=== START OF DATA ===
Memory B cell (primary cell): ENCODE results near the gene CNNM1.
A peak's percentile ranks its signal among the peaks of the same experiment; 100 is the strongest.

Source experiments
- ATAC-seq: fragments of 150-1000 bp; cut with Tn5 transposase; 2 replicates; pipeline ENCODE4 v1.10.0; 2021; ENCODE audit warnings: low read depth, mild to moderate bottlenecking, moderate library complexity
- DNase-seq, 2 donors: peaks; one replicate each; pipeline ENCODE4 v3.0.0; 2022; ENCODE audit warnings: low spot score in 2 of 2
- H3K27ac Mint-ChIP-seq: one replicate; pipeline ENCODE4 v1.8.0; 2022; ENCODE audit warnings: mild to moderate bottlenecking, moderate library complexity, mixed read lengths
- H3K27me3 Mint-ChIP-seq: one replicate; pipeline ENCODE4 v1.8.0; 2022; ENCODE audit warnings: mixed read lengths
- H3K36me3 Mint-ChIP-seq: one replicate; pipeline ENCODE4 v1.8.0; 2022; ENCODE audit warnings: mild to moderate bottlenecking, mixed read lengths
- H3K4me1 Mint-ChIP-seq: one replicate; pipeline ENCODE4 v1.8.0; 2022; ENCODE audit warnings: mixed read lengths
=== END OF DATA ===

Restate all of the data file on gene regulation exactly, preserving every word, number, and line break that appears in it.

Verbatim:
Memory B cell (primary cell): ENCODE results near the gene CNNM1.
A peak's percentile ranks its signal among the peaks of the same experiment; 100 is the strongest.

Source experiments
- ATAC-seq: fragments of 150-1000 bp; cut with Tn5 transposase; 2 replicates; pipeline ENCODE4 v1.10.0; 2021; ENCODE audit warnings: low read depth, mild to moderate bottlenecking, moderate library complexity
- DNase-seq, 2 donors: peaks; one replicate each; pipeline ENCODE4 v3.0.0; 2022; ENCODE audit warnings: low spot score in 2 of 2
- H3K27ac Mint-ChIP-seq: one replicate; pipeline ENCODE4 v1.8.0; 2022; ENCODE audit warnings: mild to moderate bottlenecking, moderate library complexity, mixed read lengths
- H3K27me3 Mint-ChIP-seq: one replicate; pipeline ENCODE4 v1.8.0; 2022; ENCODE audit warnings: mixed read lengths
- H3K36me3 Mint-ChIP-seq: one replicate; pipeline ENCODE4 v1.8.0; 2022; ENCODE audit warnings: mild to moderate bottlenecking, mixed read lengths
- H3K4me1 Mint-ChIP-seq: one replicate; pipeline ENCODE4 v1.8.0; 2022; ENCODE audit warnings: mixed read lengths